“One of the great aspects of the design is that we have a nice, simple presentation that delivers a story beautifully regardless of the device at hand.”
Erik Pelletier CDO and VP Product Development, MIT Technology Review on the RWD Podcast.
Product & Advertising Strategy
During the research phase, we established a few key performance indicators that aligned with overall business goals. Most important, we wanted to increase the number of prospects and boost conversions. Luckily, the TR started from a position of strength.
Over the previous year, Technology Review attracted millions of unique users who visited the site more than once. Converting just a small percentage into paying subscribers would be a big boost to the subscriber base.
The team employed a two-pronged approach to digital revenue: Subscriptions on one side, advertising on the other. In addition to strengthening the subscription model, we also wanted to increase advertising revenue. And nobody wanted to wallpaper the site with ads. To support all those goals, we made a few key decisions.
Integrated Calls to Action
Simple, targeted CTAs are sprinkled throughout the site. You can’t miss ’em. The big red subscribe button. The ginormous email signup. It worked, too. Both subscriptions and email signups soared.
Tiered Article Metering
We paired a new metered model with a semi-infinite story scroll. Anyone can browse a few stories; registered users are rewarded with a higher limit. This led to more qualified leads and more conversions — subscriptions increased 18% in the first six months.
Better Advertising Opportunities
While the design features flexible ad positions that accommodate an array of advertising options, the big move was toward fewer, better ad units. We optimized for premium adverts and created new opportunities for sponsored content — making each pageview more valuable without selling out.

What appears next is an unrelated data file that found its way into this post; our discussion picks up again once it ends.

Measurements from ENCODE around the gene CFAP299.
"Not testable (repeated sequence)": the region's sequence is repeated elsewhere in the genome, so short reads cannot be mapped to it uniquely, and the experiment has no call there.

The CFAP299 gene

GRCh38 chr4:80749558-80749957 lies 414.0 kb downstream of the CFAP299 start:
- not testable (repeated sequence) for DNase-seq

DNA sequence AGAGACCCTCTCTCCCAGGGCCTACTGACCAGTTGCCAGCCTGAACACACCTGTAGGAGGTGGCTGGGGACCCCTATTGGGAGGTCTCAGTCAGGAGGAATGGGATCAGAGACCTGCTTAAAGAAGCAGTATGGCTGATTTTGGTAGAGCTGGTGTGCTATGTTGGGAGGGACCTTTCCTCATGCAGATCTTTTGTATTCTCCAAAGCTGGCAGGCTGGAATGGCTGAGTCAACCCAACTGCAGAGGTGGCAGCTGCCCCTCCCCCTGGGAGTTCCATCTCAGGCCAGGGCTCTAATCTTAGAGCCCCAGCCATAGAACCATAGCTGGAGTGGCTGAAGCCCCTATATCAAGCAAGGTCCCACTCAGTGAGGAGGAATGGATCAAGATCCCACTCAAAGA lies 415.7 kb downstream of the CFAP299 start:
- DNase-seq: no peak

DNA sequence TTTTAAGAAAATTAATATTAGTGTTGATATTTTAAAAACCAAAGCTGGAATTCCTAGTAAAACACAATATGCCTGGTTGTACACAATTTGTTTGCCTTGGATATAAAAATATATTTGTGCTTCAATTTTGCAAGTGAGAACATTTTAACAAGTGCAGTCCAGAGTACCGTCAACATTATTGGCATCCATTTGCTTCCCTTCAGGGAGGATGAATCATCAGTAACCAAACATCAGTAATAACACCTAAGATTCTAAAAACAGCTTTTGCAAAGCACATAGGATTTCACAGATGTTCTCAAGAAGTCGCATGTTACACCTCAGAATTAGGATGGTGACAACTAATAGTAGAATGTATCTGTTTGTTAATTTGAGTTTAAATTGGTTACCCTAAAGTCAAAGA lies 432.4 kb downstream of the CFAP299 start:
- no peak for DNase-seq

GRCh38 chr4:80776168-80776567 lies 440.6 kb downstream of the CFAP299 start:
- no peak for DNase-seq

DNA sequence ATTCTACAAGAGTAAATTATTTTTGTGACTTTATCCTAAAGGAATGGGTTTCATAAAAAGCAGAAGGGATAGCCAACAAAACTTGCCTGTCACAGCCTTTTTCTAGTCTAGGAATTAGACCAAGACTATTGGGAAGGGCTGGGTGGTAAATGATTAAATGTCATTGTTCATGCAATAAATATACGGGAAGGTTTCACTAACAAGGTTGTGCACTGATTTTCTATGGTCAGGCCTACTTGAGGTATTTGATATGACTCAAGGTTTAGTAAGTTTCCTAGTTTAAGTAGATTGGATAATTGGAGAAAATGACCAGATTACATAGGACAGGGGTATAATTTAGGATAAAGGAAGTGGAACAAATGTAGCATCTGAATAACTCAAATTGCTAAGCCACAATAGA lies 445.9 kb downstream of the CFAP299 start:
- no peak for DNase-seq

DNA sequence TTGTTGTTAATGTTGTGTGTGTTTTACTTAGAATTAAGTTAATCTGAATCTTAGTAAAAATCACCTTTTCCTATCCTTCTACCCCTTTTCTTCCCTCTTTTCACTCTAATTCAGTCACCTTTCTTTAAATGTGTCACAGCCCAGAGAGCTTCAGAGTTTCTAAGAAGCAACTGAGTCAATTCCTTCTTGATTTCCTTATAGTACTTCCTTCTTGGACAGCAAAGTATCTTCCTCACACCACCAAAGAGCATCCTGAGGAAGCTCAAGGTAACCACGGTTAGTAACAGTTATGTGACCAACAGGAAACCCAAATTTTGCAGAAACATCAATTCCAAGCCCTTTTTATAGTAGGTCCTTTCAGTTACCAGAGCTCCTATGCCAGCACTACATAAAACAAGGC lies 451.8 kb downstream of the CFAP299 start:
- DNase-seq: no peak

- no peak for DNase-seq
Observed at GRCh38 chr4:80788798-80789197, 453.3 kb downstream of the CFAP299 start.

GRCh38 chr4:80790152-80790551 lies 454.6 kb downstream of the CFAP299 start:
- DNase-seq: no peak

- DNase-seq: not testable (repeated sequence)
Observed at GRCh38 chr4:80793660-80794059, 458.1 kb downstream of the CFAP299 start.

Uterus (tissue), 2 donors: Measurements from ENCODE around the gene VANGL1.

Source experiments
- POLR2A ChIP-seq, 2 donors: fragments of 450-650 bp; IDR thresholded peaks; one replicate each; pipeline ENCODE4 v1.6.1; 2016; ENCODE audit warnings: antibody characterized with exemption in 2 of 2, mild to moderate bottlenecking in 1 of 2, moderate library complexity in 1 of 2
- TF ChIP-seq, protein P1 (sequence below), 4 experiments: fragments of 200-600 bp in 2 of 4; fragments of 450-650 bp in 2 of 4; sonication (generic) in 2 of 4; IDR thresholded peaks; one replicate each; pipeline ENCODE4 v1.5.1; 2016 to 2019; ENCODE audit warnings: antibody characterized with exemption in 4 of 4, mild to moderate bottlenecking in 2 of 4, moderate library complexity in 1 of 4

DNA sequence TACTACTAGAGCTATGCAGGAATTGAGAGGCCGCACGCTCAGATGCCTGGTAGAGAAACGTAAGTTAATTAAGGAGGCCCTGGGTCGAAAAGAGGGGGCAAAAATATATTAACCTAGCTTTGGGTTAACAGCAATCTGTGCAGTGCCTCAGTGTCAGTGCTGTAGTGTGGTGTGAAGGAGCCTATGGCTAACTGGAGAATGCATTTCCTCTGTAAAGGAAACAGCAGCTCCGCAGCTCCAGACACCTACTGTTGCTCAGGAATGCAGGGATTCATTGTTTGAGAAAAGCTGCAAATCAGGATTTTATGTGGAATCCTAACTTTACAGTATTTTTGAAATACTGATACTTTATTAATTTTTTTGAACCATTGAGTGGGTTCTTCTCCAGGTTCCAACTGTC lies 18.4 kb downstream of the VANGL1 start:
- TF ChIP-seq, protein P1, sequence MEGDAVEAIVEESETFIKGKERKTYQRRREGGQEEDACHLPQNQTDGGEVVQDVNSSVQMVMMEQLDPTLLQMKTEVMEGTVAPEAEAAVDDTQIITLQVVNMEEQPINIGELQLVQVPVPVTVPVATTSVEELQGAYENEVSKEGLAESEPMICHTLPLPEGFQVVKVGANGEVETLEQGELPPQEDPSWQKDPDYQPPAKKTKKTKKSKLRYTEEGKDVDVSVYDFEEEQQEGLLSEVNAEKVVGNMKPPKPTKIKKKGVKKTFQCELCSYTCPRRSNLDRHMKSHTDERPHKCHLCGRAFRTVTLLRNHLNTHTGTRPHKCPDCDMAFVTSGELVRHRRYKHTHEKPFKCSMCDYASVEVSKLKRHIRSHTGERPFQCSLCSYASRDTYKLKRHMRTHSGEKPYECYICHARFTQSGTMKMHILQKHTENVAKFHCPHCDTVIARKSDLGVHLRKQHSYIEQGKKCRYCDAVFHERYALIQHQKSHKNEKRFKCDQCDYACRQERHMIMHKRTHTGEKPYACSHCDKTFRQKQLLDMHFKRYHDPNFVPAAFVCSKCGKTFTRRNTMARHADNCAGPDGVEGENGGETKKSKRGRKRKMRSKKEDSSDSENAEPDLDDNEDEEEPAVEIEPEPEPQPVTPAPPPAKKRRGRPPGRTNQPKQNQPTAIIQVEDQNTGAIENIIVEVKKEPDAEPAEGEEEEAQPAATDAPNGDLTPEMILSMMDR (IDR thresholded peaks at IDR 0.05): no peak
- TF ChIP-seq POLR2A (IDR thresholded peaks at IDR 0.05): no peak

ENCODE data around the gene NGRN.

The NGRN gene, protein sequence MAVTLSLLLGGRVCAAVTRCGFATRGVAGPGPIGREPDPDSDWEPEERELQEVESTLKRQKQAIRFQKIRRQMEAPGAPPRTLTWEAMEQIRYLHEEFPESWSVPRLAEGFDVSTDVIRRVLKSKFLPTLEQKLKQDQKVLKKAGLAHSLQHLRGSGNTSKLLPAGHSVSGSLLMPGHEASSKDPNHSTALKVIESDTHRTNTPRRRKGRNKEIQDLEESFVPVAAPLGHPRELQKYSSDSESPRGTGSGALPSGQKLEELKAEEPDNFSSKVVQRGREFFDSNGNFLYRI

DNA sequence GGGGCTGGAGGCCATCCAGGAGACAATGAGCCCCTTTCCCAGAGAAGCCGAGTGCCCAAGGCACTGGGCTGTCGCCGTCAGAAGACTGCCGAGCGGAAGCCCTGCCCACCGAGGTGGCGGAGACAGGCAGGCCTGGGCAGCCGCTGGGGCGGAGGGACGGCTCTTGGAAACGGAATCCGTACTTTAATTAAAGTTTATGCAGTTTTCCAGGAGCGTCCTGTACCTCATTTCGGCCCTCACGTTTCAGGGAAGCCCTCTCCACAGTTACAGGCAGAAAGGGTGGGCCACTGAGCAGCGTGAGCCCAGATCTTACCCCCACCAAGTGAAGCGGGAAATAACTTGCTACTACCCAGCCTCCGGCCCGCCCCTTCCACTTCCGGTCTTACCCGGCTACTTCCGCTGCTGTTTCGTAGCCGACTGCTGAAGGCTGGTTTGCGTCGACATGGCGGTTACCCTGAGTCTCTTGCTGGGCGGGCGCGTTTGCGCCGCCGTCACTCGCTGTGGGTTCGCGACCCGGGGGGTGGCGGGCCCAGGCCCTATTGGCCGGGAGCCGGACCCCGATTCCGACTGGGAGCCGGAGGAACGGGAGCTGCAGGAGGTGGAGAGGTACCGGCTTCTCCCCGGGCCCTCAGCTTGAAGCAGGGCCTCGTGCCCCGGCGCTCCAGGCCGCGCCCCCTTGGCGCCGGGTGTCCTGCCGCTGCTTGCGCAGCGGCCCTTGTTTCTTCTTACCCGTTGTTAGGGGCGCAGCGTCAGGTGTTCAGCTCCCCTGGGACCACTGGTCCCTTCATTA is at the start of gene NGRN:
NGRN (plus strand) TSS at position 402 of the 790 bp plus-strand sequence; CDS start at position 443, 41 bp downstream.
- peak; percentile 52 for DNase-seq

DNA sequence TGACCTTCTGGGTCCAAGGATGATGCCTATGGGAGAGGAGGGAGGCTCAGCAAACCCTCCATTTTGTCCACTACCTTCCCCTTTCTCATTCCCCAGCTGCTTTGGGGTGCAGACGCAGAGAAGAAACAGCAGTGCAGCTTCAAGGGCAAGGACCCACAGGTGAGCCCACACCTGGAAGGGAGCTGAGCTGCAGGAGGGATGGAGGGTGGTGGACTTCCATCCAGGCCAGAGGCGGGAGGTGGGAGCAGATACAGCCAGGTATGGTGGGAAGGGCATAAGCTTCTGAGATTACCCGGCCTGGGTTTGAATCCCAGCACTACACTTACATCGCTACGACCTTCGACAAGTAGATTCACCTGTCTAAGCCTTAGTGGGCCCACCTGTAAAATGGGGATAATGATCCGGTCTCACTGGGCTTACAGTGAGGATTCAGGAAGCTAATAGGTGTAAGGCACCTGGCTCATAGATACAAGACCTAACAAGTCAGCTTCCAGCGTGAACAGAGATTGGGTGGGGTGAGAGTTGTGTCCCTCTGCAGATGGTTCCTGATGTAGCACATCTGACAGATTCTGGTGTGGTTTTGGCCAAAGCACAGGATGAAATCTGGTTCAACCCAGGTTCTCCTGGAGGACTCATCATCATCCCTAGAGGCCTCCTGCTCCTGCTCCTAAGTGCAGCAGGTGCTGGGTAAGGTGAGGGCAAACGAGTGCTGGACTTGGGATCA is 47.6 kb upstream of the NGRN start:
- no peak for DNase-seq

Any Content in a Single Template
It’s a familiar story for many publishers. The old Tech Review CMS featured dozens of custom designed templates, but almost zero flexibility. Our article designs flipped the script by embracing a new mantra: Tools over templates.
Each article is built on the same skeleton and backed by a suite of tools that make it easy to create unique stories. We built an extensive library of styles, typographic textures, and editorial widgets that can apply to any story. Custom photo galleries, multiple recirculation options, comment prompts — the list goes on. And then there’s our favorite feature. Article toppers automatically adjust their layout based on the content. Got horizontal or vertical images? A square photo? Some funky aspect ratio? No pictures at all? No problem.
Working with a great team to move the needle
Throughout the project, we worked closely with Erik, Vanessa, Emily, and the rest of the incredibly savvy TR team. Without their hard work, none of this would have happened. They shepherded the project long after we left and primed the organization for change long before we arrived. As a result, this was the very first (and likely last) time a design presentation ended with a standing ovation.
While we’ll take the applause, we’re most interested in the results. At the outset, we defined three clear goals that would help guide us.
Design a delightful reading experience that honors the publication’s design history
Provide the team with a flexible design architecture
Make it effortless to discover new content
To see if we succeeded, we measured user engagement — specifically page views per visit and email sign ups — and magazine subscriptions. It’s been about a year since launch, and we are psyched to see substantial growth in all three areas!
increase in subscriptions
increase in page views per visit
increase in email signups